I personally LOVE back to school time- picking out new school supplies, getting a new set of teachers and classmates, feeling cool because you're one year older-so I'm starting a new series on navigating parenthood during back to school time and beyond.
I am not a parent yet, but I've talked to enough to know that although it's exciting to have the kids back into a routine and in the care of someone else for most of the day, September brings a host of gripe-worthy challenges. Supply lists multiple pages long, carpools, sports games, new clothes, 'my best friend isn't in my class' woes, homework help, and of course........
You want to make sure that kids are eating a variety of foods throughout the week because foods have different levels and types of vitamins and other nutrients. Eating a balanced meal of low glycemic foods (won't significantly raise your blood sugar levels) will keep kids attentive and ready to learn.
There is not going to be a one-size-fits all lunchbox, because the lunch room is full of kids who have different caloric needs, allergies, and aversions to certain foods. Moderately active kids ages 4-8 needs 1400- 1,600 calories per day. Moderately active girls age 9-13 need 1,600-2,000, while moderately active boys age 9-13 need 1,800-2,200. It's also important to remember that lunch is just one meal of the day. While it is important to try to get in as many food groups as possible while managing portion sizes, it is also possible to forgo a veggie and make sure to have extra at dinner time or another snack.
One thing I've learned is that kids have very little time to actually eat before being rushed out to recess or back to class, especially if they are chatting away with friends. Keep this is mind while packing lunches. Use thermoses to keep foods warm instead of having to heat up, don't pack things that require a lot of assembly.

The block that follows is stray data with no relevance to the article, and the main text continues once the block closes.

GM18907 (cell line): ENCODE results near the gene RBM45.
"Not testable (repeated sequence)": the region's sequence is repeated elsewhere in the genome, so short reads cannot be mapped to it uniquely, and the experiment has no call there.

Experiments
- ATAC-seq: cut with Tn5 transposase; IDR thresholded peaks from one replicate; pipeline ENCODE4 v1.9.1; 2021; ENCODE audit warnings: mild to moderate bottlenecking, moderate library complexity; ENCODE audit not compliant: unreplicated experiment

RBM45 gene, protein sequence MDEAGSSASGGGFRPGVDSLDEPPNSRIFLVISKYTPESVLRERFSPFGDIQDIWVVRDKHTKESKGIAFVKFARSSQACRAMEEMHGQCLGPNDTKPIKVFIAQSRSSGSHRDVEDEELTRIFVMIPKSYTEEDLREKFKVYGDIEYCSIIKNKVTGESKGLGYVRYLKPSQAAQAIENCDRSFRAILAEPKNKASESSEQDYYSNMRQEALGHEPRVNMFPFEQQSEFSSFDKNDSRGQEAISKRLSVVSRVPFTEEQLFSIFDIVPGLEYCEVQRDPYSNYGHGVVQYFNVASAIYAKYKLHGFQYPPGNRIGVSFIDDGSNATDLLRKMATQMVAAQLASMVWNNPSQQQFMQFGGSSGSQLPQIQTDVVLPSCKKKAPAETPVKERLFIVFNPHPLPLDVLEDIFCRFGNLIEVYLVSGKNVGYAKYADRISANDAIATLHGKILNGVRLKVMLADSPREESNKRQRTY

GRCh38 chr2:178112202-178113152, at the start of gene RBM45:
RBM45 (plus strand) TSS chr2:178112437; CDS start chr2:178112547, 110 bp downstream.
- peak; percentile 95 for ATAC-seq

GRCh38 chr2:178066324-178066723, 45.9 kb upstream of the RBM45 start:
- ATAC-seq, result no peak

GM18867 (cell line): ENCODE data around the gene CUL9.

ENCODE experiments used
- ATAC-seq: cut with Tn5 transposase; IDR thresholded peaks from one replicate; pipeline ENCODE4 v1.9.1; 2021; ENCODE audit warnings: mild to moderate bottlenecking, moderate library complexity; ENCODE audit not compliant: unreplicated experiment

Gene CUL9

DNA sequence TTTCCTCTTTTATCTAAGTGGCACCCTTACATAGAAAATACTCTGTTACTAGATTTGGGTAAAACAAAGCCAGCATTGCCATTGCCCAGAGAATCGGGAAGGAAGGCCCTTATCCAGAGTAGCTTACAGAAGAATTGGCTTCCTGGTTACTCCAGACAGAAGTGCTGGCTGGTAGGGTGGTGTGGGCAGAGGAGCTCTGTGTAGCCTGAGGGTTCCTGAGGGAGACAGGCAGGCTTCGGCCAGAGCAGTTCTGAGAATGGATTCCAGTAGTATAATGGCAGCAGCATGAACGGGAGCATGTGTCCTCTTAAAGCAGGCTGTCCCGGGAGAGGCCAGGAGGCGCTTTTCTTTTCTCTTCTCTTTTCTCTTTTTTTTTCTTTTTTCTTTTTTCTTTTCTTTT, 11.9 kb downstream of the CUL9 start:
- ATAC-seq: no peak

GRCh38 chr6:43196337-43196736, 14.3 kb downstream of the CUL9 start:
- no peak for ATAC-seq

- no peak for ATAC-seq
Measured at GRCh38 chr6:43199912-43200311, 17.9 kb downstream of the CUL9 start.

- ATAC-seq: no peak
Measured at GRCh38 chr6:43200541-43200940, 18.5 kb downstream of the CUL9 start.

Food trades are real! Know your kid and what they like to eat so they won't be tempted to trade for a Tastycake or sour cream and onion chips. Think of junk food along the lines of peanut allergy- although it may not be as convenient to make something other than a PB&J, you don't send that in because it could cause serious harm to other kids.
Healthy Lunch Guidelines
Here are some recommendations for what a healthy lunchbox could look like. Portion-friendly tupperware with different sections are great for moderation so there's less eye-balling portions or having to measure out.
1/2 sandwich on 100% whole wheat bread, fresh cut (deli) low sodium lean meats like turkey, chicken, or baked ham with mustard or avocado
carrots, peppers, or broccoli (can add hummus or yogurt-based dip)
1 cup low fat milk
cheese on sandwich
grapes, strawberries, apples, bananas, unsweetened applesauce
lowfat cheese sticks
baked snacks like goldfish or pretzels (aim for low-sodium)
Things to Avoid on a Typical Day
soda, lemonades, cookies, cakes, potato chips, chocolate, Lunchables or prepackaged boxes that are full of preservatives
Treats are okay every once in a while- maybe one day a week or on special occasions like birthdays.
I hope this information has been helpful! Stay tuned for more healthy living tips for back to school and navigating life with school-aged children. You're also invited to join my private Facebook group Creating Healthy Habits with Bridget for all things healthy living and to ask questions of your own.
I'd love to know- what's your go-to packed lunch? Send me an email at email@example.com or see you in the Facebook group!
For more about balancing your kids' diets, check out the USDA's "My Plate" website